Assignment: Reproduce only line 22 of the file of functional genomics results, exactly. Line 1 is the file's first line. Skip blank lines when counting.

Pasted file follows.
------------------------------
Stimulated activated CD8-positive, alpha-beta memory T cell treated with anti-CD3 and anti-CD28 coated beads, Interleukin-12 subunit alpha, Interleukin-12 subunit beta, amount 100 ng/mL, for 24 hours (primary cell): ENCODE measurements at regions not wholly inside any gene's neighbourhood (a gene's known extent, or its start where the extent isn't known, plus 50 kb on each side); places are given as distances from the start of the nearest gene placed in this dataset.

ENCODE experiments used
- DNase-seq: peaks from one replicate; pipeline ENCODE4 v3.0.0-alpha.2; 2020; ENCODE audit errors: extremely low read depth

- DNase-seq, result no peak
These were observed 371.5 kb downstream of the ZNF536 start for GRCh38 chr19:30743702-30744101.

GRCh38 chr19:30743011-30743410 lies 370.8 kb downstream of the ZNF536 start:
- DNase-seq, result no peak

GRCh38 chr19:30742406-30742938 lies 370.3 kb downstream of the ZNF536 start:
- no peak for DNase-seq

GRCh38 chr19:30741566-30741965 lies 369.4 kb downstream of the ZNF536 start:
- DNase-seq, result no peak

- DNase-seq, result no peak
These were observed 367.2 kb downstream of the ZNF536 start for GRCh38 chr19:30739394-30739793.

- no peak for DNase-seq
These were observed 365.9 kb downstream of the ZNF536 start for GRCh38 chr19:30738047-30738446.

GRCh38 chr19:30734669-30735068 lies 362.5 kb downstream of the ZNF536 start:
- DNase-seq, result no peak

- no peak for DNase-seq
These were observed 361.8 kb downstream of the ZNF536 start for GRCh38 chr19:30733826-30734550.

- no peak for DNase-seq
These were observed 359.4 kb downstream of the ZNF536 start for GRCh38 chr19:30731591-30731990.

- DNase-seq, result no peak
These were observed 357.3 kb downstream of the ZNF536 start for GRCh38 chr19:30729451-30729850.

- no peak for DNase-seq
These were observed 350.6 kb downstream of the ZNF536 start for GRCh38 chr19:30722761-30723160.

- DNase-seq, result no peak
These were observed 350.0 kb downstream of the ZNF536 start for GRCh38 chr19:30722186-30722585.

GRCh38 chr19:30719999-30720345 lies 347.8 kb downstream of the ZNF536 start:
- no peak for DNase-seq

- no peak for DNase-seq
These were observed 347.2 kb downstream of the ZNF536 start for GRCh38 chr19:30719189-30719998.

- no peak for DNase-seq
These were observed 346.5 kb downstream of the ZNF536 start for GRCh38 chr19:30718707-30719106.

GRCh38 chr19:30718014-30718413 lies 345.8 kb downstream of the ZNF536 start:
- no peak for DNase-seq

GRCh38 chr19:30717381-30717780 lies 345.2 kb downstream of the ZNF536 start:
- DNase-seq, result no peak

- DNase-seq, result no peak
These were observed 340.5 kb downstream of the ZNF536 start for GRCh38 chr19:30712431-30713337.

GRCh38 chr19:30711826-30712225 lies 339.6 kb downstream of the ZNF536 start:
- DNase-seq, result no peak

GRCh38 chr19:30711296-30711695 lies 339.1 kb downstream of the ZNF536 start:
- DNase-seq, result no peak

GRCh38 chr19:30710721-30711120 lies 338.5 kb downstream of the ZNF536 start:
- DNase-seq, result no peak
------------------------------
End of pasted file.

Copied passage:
- DNase-seq, result no peak